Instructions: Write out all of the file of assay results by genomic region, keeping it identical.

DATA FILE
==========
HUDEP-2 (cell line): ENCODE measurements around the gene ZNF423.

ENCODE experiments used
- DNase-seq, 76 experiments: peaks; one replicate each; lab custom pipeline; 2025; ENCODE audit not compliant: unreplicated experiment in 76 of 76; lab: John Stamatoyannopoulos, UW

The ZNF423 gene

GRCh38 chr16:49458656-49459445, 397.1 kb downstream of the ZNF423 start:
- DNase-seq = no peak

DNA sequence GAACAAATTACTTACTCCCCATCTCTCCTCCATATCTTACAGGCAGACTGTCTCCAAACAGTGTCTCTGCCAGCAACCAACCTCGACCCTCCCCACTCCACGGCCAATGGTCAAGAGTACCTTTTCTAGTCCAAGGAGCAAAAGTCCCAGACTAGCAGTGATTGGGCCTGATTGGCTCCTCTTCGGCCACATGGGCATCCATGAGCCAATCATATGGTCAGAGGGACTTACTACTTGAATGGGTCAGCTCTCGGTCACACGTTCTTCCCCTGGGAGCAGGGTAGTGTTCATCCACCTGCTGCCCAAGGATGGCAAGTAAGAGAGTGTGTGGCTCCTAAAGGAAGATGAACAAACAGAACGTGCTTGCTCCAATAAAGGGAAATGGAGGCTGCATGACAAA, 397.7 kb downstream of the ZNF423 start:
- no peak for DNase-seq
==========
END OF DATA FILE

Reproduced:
HUDEP-2 (cell line): ENCODE measurements around the gene ZNF423.

ENCODE experiments used
- DNase-seq, 76 experiments: peaks; one replicate each; lab custom pipeline; 2025; ENCODE audit not compliant: unreplicated experiment in 76 of 76; lab: John Stamatoyannopoulos, UW

The ZNF423 gene

GRCh38 chr16:49458656-49459445, 397.1 kb downstream of the ZNF423 start:
- DNase-seq = no peak

DNA sequence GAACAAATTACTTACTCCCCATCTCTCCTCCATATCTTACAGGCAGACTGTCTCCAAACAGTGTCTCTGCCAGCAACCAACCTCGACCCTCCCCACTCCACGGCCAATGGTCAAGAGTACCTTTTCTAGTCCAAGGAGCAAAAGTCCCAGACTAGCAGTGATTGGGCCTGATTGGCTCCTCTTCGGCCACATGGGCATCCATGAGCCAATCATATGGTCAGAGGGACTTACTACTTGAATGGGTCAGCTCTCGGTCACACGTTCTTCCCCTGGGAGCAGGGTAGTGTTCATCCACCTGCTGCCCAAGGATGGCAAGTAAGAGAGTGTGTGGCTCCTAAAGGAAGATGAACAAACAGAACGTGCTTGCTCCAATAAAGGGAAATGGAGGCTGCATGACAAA, 397.7 kb downstream of the ZNF423 start:
- no peak for DNase-seq